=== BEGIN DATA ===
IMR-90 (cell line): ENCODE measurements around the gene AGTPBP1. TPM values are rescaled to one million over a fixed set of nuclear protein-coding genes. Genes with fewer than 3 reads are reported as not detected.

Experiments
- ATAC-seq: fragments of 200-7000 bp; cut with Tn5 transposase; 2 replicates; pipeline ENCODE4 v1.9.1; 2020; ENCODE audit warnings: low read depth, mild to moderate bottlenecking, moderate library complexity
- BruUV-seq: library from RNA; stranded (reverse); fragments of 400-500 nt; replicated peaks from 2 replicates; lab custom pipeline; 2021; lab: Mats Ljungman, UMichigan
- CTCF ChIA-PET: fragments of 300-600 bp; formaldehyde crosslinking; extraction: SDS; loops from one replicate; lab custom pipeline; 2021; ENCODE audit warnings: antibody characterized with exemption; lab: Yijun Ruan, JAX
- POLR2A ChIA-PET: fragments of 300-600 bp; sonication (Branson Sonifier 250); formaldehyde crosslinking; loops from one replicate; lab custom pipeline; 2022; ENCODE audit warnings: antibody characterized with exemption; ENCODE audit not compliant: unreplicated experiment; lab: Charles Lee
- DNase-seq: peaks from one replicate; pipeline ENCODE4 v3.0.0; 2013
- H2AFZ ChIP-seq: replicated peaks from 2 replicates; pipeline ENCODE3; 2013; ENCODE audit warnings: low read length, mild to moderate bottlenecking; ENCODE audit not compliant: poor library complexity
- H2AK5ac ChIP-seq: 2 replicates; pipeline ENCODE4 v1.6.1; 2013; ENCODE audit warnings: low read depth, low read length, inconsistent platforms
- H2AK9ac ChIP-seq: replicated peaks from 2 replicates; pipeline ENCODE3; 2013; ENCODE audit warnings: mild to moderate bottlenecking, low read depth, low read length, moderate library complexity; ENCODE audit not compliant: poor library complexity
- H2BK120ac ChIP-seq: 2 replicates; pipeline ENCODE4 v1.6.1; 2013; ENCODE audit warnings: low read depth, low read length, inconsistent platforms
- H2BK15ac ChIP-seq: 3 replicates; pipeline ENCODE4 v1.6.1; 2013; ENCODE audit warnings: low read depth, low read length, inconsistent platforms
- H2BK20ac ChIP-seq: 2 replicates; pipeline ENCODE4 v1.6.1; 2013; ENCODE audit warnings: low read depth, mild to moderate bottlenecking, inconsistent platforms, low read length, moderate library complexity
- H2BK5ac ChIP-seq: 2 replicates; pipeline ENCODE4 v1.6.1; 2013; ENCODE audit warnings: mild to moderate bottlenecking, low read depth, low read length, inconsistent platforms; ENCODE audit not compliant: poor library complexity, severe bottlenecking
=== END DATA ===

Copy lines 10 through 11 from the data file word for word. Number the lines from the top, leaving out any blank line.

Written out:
- H2AK9ac ChIP-seq: replicated peaks from 2 replicates; pipeline ENCODE3; 2013; ENCODE audit warnings: mild to moderate bottlenecking, low read depth, low read length, moderate library complexity; ENCODE audit not compliant: poor library complexity
- H2BK120ac ChIP-seq: 2 replicates; pipeline ENCODE4 v1.6.1; 2013; ENCODE audit warnings: low read depth, low read length, inconsistent platforms